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Fund Spy

How to Protect against Manager Changes--and How Not To

Manager changes are bound to happen, so here are a few things to think about.

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It might seem reasonable to shy away from funds with managers above a certain age. After all, you plan to hold your fund a long time; you don't want to buy it only to see the manager retire six months later. And because money management is a demanding, yet well-compensated field, it's understandable why you'd suspect that a long-tenured manager might be planning to spend the next 10 years on the golf course rather than keep trudging into a messy office to pore over arcane footnotes in financial statements.

However, over years of covering mutual funds, we've learned that it doesn't pay to spend much energy on that concern. Some of the managers who have seemed most likely to retire soon stayed on the job--and remained effective--for many years. In the meantime, hundreds of managers have departed for reasons having nothing to do with age.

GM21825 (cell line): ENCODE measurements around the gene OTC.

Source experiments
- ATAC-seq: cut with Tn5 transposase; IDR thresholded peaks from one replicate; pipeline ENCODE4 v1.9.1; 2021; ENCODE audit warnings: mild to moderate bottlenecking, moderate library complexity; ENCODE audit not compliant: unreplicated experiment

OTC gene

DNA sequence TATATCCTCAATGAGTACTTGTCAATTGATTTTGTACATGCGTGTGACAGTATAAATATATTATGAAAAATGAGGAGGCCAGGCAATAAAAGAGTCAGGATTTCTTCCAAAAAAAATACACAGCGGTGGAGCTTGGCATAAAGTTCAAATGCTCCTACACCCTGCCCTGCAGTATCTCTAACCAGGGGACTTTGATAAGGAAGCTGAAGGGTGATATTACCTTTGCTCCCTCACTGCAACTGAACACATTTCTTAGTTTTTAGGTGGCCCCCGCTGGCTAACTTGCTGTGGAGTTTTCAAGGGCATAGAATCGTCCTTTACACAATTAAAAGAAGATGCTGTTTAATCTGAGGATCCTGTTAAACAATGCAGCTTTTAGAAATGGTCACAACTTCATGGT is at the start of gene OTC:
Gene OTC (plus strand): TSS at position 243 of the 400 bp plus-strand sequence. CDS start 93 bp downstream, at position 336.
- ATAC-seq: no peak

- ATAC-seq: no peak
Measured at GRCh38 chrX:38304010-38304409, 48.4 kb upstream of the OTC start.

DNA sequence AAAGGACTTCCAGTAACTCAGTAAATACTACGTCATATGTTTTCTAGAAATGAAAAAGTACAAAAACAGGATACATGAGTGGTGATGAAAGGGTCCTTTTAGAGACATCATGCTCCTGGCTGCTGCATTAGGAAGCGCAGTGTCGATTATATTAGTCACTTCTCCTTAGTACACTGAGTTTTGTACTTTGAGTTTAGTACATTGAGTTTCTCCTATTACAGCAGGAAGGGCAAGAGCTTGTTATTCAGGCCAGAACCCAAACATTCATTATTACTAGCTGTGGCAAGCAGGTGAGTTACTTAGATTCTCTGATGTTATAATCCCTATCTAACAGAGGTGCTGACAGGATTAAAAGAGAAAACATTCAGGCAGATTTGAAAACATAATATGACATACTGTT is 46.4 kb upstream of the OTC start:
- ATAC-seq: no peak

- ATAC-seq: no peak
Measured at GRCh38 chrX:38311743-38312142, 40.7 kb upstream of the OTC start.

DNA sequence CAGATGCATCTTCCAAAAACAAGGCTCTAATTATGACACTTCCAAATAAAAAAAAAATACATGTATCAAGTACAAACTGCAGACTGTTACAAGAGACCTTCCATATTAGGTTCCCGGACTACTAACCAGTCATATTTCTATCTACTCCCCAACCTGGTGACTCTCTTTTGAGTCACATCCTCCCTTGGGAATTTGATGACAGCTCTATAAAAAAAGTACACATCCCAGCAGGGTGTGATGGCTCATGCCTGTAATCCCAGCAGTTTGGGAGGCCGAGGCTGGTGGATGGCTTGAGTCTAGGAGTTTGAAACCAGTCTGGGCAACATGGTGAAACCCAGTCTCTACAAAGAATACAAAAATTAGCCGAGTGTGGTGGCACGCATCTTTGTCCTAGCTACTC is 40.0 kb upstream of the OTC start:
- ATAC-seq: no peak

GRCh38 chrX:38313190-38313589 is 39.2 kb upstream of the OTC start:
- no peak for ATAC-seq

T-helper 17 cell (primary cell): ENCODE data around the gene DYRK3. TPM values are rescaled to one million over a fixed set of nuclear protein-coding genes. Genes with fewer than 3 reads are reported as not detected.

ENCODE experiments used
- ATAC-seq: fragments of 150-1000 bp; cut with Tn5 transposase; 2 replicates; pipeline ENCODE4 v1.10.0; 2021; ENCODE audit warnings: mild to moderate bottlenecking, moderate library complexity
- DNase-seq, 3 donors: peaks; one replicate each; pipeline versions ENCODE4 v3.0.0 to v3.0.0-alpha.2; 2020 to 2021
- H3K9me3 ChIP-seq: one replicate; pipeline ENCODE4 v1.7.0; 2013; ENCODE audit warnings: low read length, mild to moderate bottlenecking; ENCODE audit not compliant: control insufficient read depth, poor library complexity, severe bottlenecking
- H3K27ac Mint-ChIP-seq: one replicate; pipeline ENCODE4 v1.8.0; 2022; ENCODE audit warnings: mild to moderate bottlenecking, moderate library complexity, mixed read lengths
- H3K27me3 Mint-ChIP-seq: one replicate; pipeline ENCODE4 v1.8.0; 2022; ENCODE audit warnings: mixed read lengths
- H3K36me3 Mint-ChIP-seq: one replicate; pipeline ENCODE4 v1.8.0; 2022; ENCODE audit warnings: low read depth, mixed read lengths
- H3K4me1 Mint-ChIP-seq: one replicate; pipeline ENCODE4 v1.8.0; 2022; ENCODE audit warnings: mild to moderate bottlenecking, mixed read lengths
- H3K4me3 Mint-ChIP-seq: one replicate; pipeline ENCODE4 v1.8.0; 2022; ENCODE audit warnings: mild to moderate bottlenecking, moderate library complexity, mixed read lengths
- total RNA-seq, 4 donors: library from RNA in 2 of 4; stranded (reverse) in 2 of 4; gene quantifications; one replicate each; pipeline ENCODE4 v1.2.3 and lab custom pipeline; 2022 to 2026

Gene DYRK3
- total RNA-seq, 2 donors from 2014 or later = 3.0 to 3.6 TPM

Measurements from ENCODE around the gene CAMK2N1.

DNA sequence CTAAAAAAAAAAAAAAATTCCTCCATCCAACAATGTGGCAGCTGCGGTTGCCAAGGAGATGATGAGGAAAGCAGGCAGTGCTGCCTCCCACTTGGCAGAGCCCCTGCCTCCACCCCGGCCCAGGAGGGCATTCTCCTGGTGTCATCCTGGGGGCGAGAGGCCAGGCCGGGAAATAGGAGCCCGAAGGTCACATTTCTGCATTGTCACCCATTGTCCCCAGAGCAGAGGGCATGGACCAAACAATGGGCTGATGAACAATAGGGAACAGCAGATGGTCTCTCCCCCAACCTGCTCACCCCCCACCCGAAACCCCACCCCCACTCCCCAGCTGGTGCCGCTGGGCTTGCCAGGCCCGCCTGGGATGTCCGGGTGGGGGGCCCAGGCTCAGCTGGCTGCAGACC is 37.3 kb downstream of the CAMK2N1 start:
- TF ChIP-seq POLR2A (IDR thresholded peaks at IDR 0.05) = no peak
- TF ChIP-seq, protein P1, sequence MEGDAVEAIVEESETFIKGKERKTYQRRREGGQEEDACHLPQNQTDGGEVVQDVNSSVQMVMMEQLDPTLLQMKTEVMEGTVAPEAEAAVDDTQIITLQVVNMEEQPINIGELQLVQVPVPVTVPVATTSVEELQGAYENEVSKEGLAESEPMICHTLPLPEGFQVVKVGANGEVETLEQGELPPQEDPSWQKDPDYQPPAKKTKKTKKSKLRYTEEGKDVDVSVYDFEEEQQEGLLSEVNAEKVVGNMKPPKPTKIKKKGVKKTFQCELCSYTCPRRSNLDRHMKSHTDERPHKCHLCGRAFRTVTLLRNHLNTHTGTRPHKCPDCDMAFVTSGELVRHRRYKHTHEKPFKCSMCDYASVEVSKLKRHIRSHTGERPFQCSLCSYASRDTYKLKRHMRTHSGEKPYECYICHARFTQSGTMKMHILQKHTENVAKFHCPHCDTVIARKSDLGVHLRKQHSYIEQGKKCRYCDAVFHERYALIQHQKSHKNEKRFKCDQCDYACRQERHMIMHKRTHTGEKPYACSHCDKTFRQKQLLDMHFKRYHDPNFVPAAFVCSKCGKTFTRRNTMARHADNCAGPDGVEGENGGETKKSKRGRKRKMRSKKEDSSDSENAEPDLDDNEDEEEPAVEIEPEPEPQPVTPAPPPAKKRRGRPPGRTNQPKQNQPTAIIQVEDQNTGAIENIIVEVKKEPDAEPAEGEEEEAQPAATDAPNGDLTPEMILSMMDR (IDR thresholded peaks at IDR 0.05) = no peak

In other words, the possibility that the manager might change is indeed a risk to consider when choosing a fund, but the manager's age is just one factor in that calculation. That point was hammered home once more last week, when, for unexplained reasons, First Eagle lost manager Charles de Vaulx, who was not remotely near retirement age. (De Vaulx had been sole manager of  First Eagle Global (SGENX),  First Eagle Overseas (SGOVX), and  First Eagle U.S. Value (FEVAX), and he ran  First Eagle Gold (SGGDX) with an associate manager.) So how should you approach this issue?

Gregg Wolper has a position in the following securities mentioned above: SGOVX, SGENX, HACAX. Find out about Morningstar’s editorial policies.